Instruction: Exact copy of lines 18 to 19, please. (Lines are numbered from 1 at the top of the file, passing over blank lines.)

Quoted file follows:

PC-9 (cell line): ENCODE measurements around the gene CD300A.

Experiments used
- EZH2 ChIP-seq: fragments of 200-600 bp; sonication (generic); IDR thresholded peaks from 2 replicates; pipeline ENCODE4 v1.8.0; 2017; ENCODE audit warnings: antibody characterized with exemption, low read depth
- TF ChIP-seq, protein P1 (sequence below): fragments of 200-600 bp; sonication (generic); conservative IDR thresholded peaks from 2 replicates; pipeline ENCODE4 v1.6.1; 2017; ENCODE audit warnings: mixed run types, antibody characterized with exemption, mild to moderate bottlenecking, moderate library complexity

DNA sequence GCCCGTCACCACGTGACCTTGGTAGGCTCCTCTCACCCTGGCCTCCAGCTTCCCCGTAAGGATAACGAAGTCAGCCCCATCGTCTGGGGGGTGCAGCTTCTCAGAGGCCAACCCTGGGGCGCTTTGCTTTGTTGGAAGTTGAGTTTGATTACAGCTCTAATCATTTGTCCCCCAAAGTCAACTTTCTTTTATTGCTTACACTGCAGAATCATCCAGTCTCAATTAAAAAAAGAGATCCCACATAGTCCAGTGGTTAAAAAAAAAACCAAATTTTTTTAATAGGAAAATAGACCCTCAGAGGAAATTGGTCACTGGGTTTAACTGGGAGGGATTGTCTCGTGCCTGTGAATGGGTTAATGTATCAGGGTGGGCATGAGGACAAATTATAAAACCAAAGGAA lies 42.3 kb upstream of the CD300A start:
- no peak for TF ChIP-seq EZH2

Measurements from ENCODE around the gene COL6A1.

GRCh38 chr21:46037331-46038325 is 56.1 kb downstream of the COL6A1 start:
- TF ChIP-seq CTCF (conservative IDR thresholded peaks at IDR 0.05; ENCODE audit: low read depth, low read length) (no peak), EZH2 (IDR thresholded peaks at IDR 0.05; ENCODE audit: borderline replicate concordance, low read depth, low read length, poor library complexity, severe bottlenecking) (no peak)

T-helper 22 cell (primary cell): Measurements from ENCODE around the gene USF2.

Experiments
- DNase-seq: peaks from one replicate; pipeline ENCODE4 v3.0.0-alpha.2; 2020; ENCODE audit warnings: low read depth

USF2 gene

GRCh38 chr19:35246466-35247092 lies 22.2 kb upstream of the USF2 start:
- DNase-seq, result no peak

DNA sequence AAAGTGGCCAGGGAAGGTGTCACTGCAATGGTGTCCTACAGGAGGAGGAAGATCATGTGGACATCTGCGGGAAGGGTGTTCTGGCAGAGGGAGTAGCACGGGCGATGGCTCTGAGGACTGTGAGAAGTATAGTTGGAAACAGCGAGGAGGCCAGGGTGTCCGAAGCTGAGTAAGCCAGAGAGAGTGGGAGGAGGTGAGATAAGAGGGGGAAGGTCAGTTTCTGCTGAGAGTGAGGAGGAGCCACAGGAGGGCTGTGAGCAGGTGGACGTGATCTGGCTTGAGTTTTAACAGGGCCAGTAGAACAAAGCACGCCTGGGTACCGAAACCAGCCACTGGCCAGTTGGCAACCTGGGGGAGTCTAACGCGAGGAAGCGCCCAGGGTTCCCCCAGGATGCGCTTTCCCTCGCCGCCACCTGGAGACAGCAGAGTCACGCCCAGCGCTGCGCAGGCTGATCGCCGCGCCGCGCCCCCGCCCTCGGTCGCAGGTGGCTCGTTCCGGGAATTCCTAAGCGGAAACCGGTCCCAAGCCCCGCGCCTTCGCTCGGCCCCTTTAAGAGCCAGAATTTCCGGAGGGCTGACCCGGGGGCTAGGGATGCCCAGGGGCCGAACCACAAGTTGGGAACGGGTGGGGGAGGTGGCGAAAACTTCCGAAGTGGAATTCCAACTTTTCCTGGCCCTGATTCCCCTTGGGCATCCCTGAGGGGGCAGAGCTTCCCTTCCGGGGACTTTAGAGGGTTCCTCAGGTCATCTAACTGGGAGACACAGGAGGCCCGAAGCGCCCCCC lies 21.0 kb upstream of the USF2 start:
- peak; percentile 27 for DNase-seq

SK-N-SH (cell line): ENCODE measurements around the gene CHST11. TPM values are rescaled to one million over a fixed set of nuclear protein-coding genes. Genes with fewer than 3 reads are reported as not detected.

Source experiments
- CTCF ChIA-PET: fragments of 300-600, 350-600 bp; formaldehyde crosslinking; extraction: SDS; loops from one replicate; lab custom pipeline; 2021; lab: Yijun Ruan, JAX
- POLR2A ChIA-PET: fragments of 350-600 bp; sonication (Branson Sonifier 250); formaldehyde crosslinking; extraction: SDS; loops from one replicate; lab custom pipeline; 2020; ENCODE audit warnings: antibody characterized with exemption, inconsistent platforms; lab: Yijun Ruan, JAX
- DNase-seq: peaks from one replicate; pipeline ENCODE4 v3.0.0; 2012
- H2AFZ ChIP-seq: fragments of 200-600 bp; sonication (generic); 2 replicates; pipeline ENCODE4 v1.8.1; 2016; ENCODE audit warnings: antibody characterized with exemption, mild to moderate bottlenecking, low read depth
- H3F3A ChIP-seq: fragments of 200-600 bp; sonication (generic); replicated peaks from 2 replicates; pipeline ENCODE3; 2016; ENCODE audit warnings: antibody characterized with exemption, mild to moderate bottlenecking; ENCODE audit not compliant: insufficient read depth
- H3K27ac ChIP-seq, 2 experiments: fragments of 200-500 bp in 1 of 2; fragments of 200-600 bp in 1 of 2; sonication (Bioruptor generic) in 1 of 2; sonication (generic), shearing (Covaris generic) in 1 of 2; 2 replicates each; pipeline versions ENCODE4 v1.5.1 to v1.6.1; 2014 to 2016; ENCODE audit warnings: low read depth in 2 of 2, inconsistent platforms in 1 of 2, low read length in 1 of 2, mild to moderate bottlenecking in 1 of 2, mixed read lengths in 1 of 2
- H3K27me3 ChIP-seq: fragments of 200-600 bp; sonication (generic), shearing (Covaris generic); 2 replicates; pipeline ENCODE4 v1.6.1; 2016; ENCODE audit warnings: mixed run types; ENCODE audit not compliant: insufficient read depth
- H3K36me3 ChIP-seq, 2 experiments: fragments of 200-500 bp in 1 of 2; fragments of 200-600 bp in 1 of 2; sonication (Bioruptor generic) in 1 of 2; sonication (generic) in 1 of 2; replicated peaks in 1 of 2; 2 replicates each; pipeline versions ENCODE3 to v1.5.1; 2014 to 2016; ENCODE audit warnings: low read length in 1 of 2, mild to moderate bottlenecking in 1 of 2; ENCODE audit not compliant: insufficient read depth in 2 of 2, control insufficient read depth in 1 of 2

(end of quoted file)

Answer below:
SK-N-SH (cell line): ENCODE measurements around the gene CHST11. TPM values are rescaled to one million over a fixed set of nuclear protein-coding genes. Genes with fewer than 3 reads are reported as not detected.

Source experiments